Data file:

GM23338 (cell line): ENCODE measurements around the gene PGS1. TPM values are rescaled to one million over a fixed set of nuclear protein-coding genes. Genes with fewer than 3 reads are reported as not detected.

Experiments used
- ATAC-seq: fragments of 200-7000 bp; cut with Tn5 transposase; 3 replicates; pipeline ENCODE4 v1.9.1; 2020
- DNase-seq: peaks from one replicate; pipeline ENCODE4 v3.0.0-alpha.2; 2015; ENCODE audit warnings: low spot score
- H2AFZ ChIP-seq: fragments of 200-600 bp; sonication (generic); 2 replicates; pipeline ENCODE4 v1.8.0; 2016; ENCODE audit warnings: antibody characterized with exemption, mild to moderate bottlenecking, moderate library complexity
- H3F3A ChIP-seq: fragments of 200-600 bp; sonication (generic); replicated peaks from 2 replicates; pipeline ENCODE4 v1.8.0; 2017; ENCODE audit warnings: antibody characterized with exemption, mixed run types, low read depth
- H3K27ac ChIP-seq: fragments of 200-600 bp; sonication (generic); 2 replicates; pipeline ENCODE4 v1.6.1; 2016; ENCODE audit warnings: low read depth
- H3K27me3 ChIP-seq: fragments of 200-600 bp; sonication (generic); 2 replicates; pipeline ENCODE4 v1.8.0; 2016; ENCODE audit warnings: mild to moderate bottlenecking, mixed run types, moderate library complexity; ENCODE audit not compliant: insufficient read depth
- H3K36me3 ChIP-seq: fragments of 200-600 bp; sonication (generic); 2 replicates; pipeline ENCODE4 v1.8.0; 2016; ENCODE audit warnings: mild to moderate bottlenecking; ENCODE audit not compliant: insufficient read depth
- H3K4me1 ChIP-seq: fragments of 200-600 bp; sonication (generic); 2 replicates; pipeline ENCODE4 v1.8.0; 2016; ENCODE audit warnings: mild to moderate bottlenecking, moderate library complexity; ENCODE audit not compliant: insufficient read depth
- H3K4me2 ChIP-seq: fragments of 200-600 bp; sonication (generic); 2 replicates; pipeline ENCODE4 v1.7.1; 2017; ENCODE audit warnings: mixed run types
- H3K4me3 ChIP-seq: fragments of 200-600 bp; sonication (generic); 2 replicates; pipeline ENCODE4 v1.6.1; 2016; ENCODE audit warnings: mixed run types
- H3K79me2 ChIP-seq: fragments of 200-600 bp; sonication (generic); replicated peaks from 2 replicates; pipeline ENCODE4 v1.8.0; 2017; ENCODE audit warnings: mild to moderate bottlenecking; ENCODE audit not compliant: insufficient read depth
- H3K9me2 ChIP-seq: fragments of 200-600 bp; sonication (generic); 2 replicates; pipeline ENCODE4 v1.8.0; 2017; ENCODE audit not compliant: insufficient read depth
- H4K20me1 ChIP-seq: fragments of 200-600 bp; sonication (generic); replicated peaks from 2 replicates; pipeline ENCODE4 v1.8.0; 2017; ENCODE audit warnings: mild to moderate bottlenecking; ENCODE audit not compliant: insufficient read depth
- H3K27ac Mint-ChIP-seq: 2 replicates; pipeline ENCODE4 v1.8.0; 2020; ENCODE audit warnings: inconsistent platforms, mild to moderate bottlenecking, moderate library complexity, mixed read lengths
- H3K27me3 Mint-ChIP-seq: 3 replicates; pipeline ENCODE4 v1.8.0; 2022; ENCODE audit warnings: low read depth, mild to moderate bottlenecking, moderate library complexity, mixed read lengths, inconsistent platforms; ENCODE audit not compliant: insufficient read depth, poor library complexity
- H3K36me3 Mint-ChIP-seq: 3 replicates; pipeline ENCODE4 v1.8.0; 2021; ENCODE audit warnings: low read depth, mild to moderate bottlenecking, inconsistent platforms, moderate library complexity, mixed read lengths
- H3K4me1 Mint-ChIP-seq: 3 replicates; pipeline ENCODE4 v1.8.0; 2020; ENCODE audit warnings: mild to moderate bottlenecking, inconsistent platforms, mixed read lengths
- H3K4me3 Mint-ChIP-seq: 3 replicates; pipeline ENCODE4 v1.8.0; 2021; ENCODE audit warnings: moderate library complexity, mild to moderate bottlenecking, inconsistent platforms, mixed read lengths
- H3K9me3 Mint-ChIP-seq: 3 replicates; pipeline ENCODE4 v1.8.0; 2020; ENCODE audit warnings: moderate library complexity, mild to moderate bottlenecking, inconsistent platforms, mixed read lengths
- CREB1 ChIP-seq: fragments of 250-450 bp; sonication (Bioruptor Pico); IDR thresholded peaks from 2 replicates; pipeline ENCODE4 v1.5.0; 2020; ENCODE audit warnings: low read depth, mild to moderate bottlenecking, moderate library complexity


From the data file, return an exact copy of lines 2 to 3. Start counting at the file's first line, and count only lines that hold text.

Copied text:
Experiments used
- ATAC-seq: fragments of 200-7000 bp; cut with Tn5 transposase; 3 replicates; pipeline ENCODE4 v1.9.1; 2020